The Quest-affiliated Hawkins study group met on Monday, November 1. During our meeting, we read and discussed a section from Dr. David R. Hawkins’ third book I: Reality and Subjectivity. Altogether, Dr. Hawkins has written eight books. I’m reading two of them now. During our meeting, we also watched and discussed a portion of Dr. Hawkins’ DVD “The Mystic.”
|Dr. David R. Hawkins|
According to Dr. Hawkins, Jesus and Buddha were both mystics. Dr. Hawkins says that a mystic is someone who has transcended the illusions of this world. A mystic knows that he is a divine spiritual being and not just a physical body. He can laugh at the absurdities of this world which most people take so seriously.
As always, what I learned during the meeting enthralled me. To me, Dr. Hawkins is a mystic himself. The things I learned in our meeting left me wanting to know more about mystics.
Many people still think that a mystic is someone who engages in occult practices, renounces the world, and goes to live alone on a mountaintop. That’s a popular misconception.
Anyone could be a mystic. You could be. I could be. What qualifies us as mystics? Or mystics-to-be?
A mystic is someone who has undergone a profound shift in consciousness, or spiritual awakening. As a result of this awakening, a mystic enters into a sacred journey to try to find out what lies beyond the veil separating this physical world from the spiritual realms beyond. He seeks to learn the divine Truth. He hopes to establish direct and permanent conscious contact with God and dispel the illusion of separation from God.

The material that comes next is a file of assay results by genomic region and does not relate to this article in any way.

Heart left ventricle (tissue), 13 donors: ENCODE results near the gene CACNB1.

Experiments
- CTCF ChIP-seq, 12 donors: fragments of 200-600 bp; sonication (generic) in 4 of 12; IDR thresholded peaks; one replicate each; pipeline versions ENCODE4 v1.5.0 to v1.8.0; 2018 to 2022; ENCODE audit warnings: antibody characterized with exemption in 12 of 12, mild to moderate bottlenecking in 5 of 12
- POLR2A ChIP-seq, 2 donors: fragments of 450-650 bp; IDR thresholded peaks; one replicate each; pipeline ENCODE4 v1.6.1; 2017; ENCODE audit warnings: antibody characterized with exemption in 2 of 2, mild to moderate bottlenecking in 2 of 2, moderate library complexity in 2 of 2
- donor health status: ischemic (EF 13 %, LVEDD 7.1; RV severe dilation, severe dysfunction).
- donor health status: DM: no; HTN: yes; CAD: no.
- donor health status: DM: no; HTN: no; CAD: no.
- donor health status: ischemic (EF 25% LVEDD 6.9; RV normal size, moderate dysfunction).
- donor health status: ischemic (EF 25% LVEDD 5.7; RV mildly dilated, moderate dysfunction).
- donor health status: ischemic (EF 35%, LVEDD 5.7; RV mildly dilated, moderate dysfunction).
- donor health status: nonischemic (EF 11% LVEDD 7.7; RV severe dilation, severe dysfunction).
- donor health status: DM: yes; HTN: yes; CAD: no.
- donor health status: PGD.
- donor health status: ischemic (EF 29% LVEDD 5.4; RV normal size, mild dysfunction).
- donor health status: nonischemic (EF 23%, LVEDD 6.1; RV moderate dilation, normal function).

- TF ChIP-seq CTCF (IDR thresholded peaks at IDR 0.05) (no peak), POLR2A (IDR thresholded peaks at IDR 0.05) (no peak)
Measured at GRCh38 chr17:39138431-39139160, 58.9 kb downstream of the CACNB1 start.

A mystic is motivated by an insatiable quest for answers to the great spiritual questions: What am I? Why am I here? And what is God? Perhaps the mystic’s quest is a spiritual imperative that lies hidden within all of us. Sadly, most of humanity remains bogged down in the illusions of this so-called “physical reality” where the ego has firmly established its grip and won’t let go.
Throughout history, mystics have tried to show the way to the rest of us. But most of us have not experienced the kind of spiritual awakening that mystics have. So we have not been able to understand them. We have ridiculed and even despised them. That’s why Jesus was crucified.
Evelyn Underhill (1875-1941) published her best-known book Mysticism in 1911. In it, she describes the path we follow to become mystics. She says there are five stages on this path. They are:
1) Awakening, when we start to become aware of divine reality.
2) Purgation, when we discover our own imperfections and limitations.
3) Illumination, when we discover a new heaven and new earth.
4) Dark night of the soul, when we undergo a final purification and during which we experience a profound feeling of God’s absence.
5) And, finally, union with God, when we have liberated ourselves from the ego’s stranglehold and the illusions of this physical world and have achieved a permanent state of transcendence with a new sense of purpose in life.
I am fascinated by all of this in my own continuing quest for spiritual knowledge and wisdom.
Evelyn Underhill’s Mysticism and David R. Hawkins‘ I: Relativity and Subjectivity are both available at the Quest bookstore.